Editor’s Note: Bangor Daily News columnist Robin Clifford Wood has decided that it’s time to move on from her column, Conversations with Maine. Robin has taken us into the lives and homes of Mainers for five years, showing us the connections between people, their communities and their passions. Read More
    On a recent Tuesday afternoon, a quiet garden plot was transformed into a bustling, multi-generational, community-service project behind the senior center in Orono. A dozen or so volunteers, some of them in wheelchairs, showed up to harvest onions, squash, garlic and beans and prepare them for delivery. They… Read More
    The scent of lavender permeates the lives of the Costigan family. Whether at their Appleton farm called Glendarragh or browsing their retail store in Camden, that soft, heady, complex, tantalizing aroma of various lavenders weaves its tendrils around your imagination. This aromatic herb has a long history in… Read More
    The most recent surprise Chris and Jill Packard confronted on their 3-acre homestead in Hampden came from their new Ancona ducks. “They are very messy. They get a mouthful of food, walk over to their water, shake their heads around and spew food all over the… Read More
    Jennifer Sapiel Neptune — artist, anthropologist, educator and member of the Penobscot Nation — has integrated her myriad skills to intertwine the past and the present, giving life to the future of her community. Her most recent reproduction from Penobscot history was a ceremonial headdress, cuffs and a… Read More
    From a small farm in remote Prentiss, one woman’s gentle devotion to animals is reverberating in widening circles of hope across the state and beyond, benefiting multiple species, including humans. The first part of my report on the Last Stop Horse Rescue introduced the… Read More
    Joyce Pomeroy lives alone on a 20-acre farm in Prentiss. Well, not exactly alone. Her resident family includes 28 horses; six cats; three dogs, one of them blind; a dwarf goat named Sophie; and Annabelle, the orphaned lamb. You might think that sounds like chaos,… Read More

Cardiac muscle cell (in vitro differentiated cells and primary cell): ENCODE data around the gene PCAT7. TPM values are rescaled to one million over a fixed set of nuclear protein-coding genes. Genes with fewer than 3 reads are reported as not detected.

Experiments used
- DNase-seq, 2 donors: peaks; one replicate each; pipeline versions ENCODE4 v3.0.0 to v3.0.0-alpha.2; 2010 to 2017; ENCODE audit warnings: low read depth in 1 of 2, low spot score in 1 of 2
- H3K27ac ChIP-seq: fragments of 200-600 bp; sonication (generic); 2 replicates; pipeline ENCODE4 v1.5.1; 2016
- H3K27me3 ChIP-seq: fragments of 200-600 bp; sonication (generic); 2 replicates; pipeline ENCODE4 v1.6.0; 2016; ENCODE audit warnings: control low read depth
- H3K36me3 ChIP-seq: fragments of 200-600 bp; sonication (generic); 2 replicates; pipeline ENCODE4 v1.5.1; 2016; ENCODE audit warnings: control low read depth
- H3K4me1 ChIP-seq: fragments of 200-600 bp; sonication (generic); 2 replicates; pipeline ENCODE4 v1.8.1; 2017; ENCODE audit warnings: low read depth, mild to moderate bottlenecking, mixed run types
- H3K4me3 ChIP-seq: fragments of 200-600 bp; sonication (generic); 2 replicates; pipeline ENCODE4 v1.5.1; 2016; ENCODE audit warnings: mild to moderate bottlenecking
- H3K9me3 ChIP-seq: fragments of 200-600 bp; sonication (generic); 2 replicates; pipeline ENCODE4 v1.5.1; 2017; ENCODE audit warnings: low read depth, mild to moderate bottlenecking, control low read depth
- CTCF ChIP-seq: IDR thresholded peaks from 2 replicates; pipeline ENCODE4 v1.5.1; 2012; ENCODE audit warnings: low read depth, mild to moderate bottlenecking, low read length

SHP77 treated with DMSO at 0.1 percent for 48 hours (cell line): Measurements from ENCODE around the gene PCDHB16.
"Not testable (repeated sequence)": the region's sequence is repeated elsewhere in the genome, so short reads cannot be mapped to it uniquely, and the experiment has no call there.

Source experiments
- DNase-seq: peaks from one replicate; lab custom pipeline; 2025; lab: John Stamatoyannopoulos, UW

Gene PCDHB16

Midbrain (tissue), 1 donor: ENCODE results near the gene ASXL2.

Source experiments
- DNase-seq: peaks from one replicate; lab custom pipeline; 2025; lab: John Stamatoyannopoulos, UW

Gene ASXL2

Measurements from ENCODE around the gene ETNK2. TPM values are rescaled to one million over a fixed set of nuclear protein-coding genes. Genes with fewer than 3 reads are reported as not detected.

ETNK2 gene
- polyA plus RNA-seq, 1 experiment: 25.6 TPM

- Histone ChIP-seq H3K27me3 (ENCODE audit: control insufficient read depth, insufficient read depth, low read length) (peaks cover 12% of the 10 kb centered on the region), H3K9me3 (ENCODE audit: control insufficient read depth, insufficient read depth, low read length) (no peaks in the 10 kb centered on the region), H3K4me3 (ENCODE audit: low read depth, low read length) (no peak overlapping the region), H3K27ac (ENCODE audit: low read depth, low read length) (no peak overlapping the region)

Scenes of potato harvests, clam digging, woods and wildlife are the themes of Eddie Harrow’s woodworking. The Dedham resident’s intricate carvings have been displayed across the area in places including Eastern Maine Medical Center’s Pediatric Cancer Center, the Brewer Community School, the Penobscot Courthouse, and Congregation Beth-El. Read More
    Ten years ago in April 2005, Robert Sypitkowski was granted a six-month leave of absence from his job at the Department of Environmental Protection to assist in water system and sanitation improvements in Indonesia, in a region that had been devastated the December before by the Sumatra earthquake… Read More
    It has been a week since I returned from Ireland, but a part of me is still lingering in Irish time, waking up in the pre-dawn light, sleepy by 8 or 9 in the evening. Ireland’s influence promises to linger much longer in other ways. First,… Read More
    Here we are at the end of 2014, and you can feel that familiar buzz of hopeful anticipation. A new year is about to begin, and who doesn’t love to celebrate a new beginning, a new birth? But December 31 isn’t only about beginnings. It is a place… Read More
    It surprises people who meet Katie and Allen Schaffer that they have only been together for about nine years. “People think we’ve been together forever,” said Katie. Perhaps that’s because they both seem to have endless reserves of energy when it comes to creative… Read More
    Tired of robocalls and negative political ads? I have an antidote. Get yourself a copy of “Events,” Bob Tweedie’s self-published book of stories about life in Maine and beyond. It may restore your enthusiasm — if not for politics, perhaps for human nature. “You’ve got to… Read More
    I have never worried much about those little scratchings and scurryings that I occasionally hear from my bed on a summer night. It’s all part of the peaceful soundtrack of summer in Maine. “There goes some cute furry thing, living its little life,” I think to… Read More